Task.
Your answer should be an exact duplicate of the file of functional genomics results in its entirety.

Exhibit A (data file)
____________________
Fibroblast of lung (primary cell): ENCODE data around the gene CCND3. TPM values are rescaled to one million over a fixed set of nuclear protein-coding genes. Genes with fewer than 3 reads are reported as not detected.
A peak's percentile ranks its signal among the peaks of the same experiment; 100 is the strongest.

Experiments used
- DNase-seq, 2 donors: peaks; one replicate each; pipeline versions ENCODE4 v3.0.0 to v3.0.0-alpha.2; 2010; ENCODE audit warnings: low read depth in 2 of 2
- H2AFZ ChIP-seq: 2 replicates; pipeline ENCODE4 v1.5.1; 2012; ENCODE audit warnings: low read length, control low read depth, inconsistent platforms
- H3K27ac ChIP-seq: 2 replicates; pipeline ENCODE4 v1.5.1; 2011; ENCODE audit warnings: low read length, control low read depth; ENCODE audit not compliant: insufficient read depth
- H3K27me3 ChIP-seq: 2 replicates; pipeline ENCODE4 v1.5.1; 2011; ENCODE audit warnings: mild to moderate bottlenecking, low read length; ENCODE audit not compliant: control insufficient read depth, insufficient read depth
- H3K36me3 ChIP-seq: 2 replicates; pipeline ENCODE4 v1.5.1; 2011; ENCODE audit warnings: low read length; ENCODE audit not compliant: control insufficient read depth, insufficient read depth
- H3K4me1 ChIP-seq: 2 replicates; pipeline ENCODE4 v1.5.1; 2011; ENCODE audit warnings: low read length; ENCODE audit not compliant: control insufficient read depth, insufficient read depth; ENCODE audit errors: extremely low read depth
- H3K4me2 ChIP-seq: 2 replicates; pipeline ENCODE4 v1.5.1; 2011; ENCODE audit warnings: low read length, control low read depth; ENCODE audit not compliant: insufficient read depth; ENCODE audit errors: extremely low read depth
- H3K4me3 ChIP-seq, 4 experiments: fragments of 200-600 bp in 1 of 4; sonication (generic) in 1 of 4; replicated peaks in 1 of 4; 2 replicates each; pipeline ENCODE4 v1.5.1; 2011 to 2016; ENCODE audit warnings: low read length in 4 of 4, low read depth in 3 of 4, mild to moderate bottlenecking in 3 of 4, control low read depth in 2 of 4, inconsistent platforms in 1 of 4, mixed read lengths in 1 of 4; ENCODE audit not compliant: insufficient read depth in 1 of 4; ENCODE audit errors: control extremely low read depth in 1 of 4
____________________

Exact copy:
Fibroblast of lung (primary cell): ENCODE data around the gene CCND3. TPM values are rescaled to one million over a fixed set of nuclear protein-coding genes. Genes with fewer than 3 reads are reported as not detected.
A peak's percentile ranks its signal among the peaks of the same experiment; 100 is the strongest.

Experiments used
- DNase-seq, 2 donors: peaks; one replicate each; pipeline versions ENCODE4 v3.0.0 to v3.0.0-alpha.2; 2010; ENCODE audit warnings: low read depth in 2 of 2
- H2AFZ ChIP-seq: 2 replicates; pipeline ENCODE4 v1.5.1; 2012; ENCODE audit warnings: low read length, control low read depth, inconsistent platforms
- H3K27ac ChIP-seq: 2 replicates; pipeline ENCODE4 v1.5.1; 2011; ENCODE audit warnings: low read length, control low read depth; ENCODE audit not compliant: insufficient read depth
- H3K27me3 ChIP-seq: 2 replicates; pipeline ENCODE4 v1.5.1; 2011; ENCODE audit warnings: mild to moderate bottlenecking, low read length; ENCODE audit not compliant: control insufficient read depth, insufficient read depth
- H3K36me3 ChIP-seq: 2 replicates; pipeline ENCODE4 v1.5.1; 2011; ENCODE audit warnings: low read length; ENCODE audit not compliant: control insufficient read depth, insufficient read depth
- H3K4me1 ChIP-seq: 2 replicates; pipeline ENCODE4 v1.5.1; 2011; ENCODE audit warnings: low read length; ENCODE audit not compliant: control insufficient read depth, insufficient read depth; ENCODE audit errors: extremely low read depth
- H3K4me2 ChIP-seq: 2 replicates; pipeline ENCODE4 v1.5.1; 2011; ENCODE audit warnings: low read length, control low read depth; ENCODE audit not compliant: insufficient read depth; ENCODE audit errors: extremely low read depth
- H3K4me3 ChIP-seq, 4 experiments: fragments of 200-600 bp in 1 of 4; sonication (generic) in 1 of 4; replicated peaks in 1 of 4; 2 replicates each; pipeline ENCODE4 v1.5.1; 2011 to 2016; ENCODE audit warnings: low read length in 4 of 4, low read depth in 3 of 4, mild to moderate bottlenecking in 3 of 4, control low read depth in 2 of 4, inconsistent platforms in 1 of 4, mixed read lengths in 1 of 4; ENCODE audit not compliant: insufficient read depth in 1 of 4; ENCODE audit errors: control extremely low read depth in 1 of 4